A recent practice of subscribing to Google Alerts for "integrative medicine" and "complementary and alternative medicine (CAM)" astonishes with the raw material of growth and reach of the 15- to 20-year-old integrative health and medicine phenomenon in U.S. health care.
The links listed here and here evidence the seeding of integrative health and medicine, from Shreveport to South Amboy, Asheville to eastern Oregon, Manchester to San Diego. Medicine is changing to reflect popular interest, evidence, and an emergent movement in health systems toward personal empowerment and health creation.
What we call "integrative medicine" was made possible, in part, by work in the 1980s of complementary and alternative health care practitioners like chiropractors, acupuncturists, massage therapists and naturopathic doctors. They laid a groundwork of licensing and certification that enhanced popular interest in, and access to, natural health services. Just so, present action and policy are laying infrastructure that will inform and embolden participants into the future. Here are the Top 10 for policy and action in integrative medicine and health for 2012.
1. The Emerging Evidence of Cost-Effectiveness
Evidence of effectiveness is a classically "necessary but not sufficient" tool in fostering integration. "Show me the money" is the rejoinder. The year 2012 put two jewels in this crown. Insurers and employers will be most taken with an analysis in Medical Care grounded in the Medical Expenditure Panels Survey (MEP) 2002-2008 that showed CAM users with spine-related care had $526 lower costs per year for spine-specific costs and $796 lower per year for total health costs. A long-awaited review led by Rand economist and naturopathic doctor Patricia Herman, N.D., Ph.D. and Harvard's David Eisenberg, M.D. reported cost-effectiveness in 28 high-quality studies. The emergence of a positive Swiss government's report on homeopathy added fuel. Time for payers to be more proactive.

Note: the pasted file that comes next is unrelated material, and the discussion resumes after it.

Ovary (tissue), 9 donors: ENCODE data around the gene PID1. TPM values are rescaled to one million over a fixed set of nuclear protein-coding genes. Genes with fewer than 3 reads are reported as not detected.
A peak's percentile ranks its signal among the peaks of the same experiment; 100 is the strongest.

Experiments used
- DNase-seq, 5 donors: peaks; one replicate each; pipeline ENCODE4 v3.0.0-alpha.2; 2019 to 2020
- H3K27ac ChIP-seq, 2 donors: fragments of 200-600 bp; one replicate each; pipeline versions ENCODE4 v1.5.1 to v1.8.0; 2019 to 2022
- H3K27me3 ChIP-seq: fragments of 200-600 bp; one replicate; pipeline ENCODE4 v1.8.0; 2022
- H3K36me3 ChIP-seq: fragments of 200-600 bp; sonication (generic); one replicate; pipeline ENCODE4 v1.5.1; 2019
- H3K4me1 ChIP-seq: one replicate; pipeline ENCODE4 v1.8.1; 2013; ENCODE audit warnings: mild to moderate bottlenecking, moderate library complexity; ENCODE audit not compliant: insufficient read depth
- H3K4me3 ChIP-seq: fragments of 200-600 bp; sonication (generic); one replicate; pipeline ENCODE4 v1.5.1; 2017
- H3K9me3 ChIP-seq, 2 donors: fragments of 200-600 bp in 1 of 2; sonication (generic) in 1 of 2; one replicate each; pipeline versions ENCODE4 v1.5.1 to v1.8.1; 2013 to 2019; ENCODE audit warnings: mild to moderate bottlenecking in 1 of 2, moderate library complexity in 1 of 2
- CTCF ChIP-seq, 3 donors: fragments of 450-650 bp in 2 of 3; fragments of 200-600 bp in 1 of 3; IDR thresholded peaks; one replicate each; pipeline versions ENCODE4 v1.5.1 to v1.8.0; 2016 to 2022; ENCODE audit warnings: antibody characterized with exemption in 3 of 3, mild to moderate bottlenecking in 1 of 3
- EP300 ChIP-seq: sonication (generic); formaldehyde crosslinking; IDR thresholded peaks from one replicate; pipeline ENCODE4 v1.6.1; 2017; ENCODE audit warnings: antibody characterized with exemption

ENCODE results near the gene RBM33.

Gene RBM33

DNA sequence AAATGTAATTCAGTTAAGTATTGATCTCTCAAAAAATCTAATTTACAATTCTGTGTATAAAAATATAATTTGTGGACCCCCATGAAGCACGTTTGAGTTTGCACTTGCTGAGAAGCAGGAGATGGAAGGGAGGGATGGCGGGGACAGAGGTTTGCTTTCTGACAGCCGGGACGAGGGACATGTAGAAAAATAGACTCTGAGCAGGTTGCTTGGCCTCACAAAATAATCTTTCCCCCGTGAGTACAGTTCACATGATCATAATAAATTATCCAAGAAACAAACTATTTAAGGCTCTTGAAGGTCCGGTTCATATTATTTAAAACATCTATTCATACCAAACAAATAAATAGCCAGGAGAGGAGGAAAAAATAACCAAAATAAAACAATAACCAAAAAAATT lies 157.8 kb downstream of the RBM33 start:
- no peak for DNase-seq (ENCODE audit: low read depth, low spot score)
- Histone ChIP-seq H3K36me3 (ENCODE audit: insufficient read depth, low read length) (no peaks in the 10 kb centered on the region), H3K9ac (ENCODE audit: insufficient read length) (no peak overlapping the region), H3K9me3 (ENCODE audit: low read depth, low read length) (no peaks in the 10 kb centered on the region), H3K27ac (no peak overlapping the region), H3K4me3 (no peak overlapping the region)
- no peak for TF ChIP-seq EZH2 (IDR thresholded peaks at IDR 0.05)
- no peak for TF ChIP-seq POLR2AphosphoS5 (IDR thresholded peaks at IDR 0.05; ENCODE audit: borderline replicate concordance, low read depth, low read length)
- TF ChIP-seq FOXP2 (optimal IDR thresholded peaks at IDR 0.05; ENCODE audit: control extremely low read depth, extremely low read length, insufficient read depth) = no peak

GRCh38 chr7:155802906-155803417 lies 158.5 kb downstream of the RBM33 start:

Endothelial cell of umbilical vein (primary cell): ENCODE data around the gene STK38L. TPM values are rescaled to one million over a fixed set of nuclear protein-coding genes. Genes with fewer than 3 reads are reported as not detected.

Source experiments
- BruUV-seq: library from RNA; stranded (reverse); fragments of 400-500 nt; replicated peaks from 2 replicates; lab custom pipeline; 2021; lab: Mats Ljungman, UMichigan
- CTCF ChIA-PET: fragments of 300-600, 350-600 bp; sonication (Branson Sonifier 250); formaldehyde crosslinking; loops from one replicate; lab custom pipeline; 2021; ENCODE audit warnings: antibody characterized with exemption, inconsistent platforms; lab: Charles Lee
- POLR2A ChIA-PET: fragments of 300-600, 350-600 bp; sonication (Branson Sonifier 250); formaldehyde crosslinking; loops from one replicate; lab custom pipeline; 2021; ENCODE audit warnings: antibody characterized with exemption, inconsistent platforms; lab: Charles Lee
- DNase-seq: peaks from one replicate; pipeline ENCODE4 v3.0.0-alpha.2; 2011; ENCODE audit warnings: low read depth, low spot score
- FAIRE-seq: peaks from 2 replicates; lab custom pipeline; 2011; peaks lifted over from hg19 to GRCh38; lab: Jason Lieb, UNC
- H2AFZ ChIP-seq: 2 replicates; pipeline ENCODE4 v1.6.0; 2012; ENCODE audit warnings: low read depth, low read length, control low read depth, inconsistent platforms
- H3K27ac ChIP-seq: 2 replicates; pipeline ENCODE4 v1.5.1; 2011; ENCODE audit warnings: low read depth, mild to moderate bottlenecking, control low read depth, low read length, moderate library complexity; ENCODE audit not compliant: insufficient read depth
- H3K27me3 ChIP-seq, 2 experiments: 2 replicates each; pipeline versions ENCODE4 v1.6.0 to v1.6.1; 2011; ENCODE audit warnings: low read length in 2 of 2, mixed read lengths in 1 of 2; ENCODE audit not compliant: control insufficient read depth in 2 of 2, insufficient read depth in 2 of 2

2. CFO Magazine Promotes Employer Exploration of Integrative Medicine
Among payers taking the lead, none is more bodacious in his inclusion of CAM in his benefits plan or confidence in cost savings than global manufacturer Parker Hannifin's CEO Don Washkewicz. In "A Solution to Our Country's Big Health Care Problem?" Washkewicz admits that cause and effect aren't clear. But after introducing his robust CAM benefit, annual per-employee medical costs sunk from $6,500 to $3,200 between 2007 and 2012. His plan is to measure and report the savings then "publicize the hell out of it." As reported in my previous HuffPost blog, Washkewicz' confidence and some related reporting convinced CFO's deputy editor to urge his audience of chief financial officers (CFOs) to "think bigger, much bigger" via exploring new integrative medicine coverage options to control costs and achieve better outcomes.
3. Jeannie Kang, LAc, and the Push to Get Access to Integrative Services in Essential Health Benefits and the Emerging Payment and Delivery System
All we know about what the Affordable Care Act (ACA) will do to access to complementary and alternative health care practitioners and services is that we don't know. Will hard-won "mandates" for coverage over recent decades be lost if services and providers are not in Essential Health Benefits (E.H.B.)? Or might they be expanded to self-insurers via that act's Section 2706's non-discrimination clause, as some believe? A New York Times article featured Jeannie Kang, LAC, past president of the American Association of Acupuncture and Oriental Medicine, on her work to get acupuncture into E.H.B.s in California and five other states. The American Chiropractic Association is activating its state leaders to get to the table. In Oregon, naturopathic doctor Bill Walter, N.D. is finding success in getting his profession into that state's Coordinated Care Organizations. In response to perceived needs at the state level, the multidisciplinary organizing and lobbying collaboration called the Integrative Healthcare Policy Consortium has decided to focus 2013 efforts on supporting state organizations in engaging the changes such as 2706 that are flowing downstream from the ACA's passage.
4. The Phenomenon Named Mark Hyman, M.D., and the Diabesity Epidemic